“Nomadic Community Garden” (2018) and “Left for Dead” (1994), Denis Ponté

“Nomadic Community Garden” (2018) and “Left for Dead” (1994), Denis Ponté

The work of Denis Ponté it stops at the Nomadic Community Garden in London and brings us closer to a community experience that reminds us, for a moment, of the Christiania of Copenhagen, but its most important virtue is that it highlights the persistence in the time of forms of life in common whose organization does not revolve around paid work, as is the case of the community —whose members are constantly renewed, but which remains as such— of graffiti artists and all kinds of artists existing in Nomadic Community Garden.

From another series by Denis Ponté “Left for Dead”, made in New York in 1994, we have selected a photograph in which the urban space of nomadic life appears in the foreground. Both in this and in the other photographs (and especially the one of the graffiti artists under the bridge), it becomes clear that urban life takes place in urban spaces that are spoiled, without a clear use, as is the case of the spaces that appear under the bridges of urban infrastructures, or in the large paved surfaces that appear in cities that are neither sidewalks nor squares, the result of the application of the standards of empty space proportional to the buildable area, which when the buildable area grows a lot, gives give rise to empty spaces without a clear use, which, together with the constant decrease in the number of pedestrians because mobility has been replaced by transport by private vehicle, especially in the suburbs, ends up creating the perfect scenario for the development of the nomadic life.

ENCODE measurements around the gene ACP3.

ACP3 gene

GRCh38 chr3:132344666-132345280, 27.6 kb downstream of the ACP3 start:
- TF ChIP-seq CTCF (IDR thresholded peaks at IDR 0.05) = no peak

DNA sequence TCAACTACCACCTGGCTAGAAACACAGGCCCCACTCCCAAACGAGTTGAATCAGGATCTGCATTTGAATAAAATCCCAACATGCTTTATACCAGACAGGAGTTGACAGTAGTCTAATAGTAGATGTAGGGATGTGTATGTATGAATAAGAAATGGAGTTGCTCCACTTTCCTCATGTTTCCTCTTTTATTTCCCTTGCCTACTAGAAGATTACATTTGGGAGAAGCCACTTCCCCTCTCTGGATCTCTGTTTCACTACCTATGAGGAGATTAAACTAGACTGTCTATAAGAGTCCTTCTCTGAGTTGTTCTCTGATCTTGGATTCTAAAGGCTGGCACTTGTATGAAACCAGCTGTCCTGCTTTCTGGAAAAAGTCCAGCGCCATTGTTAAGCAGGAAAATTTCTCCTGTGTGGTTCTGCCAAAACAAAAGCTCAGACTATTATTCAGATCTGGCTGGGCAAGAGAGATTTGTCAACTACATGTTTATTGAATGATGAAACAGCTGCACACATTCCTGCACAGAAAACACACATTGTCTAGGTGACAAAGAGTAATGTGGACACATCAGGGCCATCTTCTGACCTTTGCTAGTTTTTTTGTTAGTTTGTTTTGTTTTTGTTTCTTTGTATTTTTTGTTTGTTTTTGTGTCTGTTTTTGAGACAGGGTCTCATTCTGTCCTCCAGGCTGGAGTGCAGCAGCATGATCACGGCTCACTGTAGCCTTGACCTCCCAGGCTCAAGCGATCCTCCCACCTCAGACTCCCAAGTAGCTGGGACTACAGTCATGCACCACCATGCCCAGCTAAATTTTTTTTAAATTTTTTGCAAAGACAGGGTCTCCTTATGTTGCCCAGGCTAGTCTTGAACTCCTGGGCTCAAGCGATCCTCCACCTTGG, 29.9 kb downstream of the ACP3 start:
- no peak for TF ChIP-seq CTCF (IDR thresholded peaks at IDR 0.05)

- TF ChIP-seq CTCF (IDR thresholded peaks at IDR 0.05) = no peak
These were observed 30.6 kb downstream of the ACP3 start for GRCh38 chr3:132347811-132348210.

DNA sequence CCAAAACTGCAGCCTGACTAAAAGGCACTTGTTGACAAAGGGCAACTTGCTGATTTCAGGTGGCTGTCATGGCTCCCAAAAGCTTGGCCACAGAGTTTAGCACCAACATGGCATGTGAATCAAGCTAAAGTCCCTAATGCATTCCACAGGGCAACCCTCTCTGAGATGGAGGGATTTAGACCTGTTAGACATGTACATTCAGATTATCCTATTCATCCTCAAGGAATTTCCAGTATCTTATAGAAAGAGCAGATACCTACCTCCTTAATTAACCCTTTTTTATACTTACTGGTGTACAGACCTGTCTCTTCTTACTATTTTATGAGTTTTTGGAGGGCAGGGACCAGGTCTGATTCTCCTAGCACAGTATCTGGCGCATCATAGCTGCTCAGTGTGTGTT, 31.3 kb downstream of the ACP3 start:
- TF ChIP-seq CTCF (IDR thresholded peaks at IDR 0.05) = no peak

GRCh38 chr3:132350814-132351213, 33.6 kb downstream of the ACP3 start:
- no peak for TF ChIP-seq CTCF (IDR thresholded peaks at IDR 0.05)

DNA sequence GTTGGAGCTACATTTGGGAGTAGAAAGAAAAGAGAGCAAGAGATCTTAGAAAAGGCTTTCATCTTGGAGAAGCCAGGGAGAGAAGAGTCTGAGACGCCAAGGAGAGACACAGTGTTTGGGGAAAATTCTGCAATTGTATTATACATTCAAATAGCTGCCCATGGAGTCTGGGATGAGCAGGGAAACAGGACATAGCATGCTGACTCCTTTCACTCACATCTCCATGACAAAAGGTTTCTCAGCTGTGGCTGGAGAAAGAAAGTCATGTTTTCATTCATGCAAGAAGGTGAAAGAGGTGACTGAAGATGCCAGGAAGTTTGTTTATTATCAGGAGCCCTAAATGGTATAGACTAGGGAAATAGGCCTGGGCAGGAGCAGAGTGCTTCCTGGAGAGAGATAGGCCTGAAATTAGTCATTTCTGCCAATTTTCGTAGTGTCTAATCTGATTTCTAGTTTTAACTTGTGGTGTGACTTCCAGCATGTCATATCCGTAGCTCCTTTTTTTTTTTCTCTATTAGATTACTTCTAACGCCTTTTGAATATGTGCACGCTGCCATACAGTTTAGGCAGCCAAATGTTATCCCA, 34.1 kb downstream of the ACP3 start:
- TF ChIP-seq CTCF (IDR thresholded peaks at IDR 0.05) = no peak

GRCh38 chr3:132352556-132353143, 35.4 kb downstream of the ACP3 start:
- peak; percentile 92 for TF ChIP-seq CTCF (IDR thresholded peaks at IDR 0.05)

Denis Ponté (1964, Geneva)

denis ponté

A photographer who combines his work in the studio with his teaching activity at the University and his travels around the world, capturing what his eyes see in a very direct way. Says Serge Desarnaulds (actor of Jean Luc Goddard and writer): “A photographer whose commitment is manifest in many of his works (Left for Dead, 1994; Au bord du monde, 1995; Histoire de vivre, 1998; Face à elle, 2015). That commitment, artistic and social at the same time, marks a recognizable independence of spirit and ethics, together with the responsibility of their work, as well as the freedom to create without fitting into a limiting economic framework and outside of any institutional affiliation that could reduce your demands. That attitude has its price and is worthy of admiration. These various aspects make him an artist whose talent has been highlighted, especially when his images have as their theme the portrait or the natural and social environment observed during a trip. […] Few words are needed to designate this talent: a gift that knows how to capture the emergence at the right moment, that is to say, at that unexpected moment that we always wait for and that we will continue to wait for a long time since the fleetingness of the impression appears and reappears.

Throughout his career, Denis Ponté has developed numerous artistic projects with a social theme. Some of his most representative works are: Laissé pour mort (Geneva, 1995), Face à Elle (Geneva, 2015); I understand. Do you? (Cairo, 2016), Portraites parlés (Martigny, Valais, Switzerland, 2019), Facing them, La Posta Foundation (Valencia, 2019), Homo Artifex, Bancaja Foundation, Sagunto, 2021 (includes video-interviews). In addition to photography, he shares his experience in workshops held in West African countries.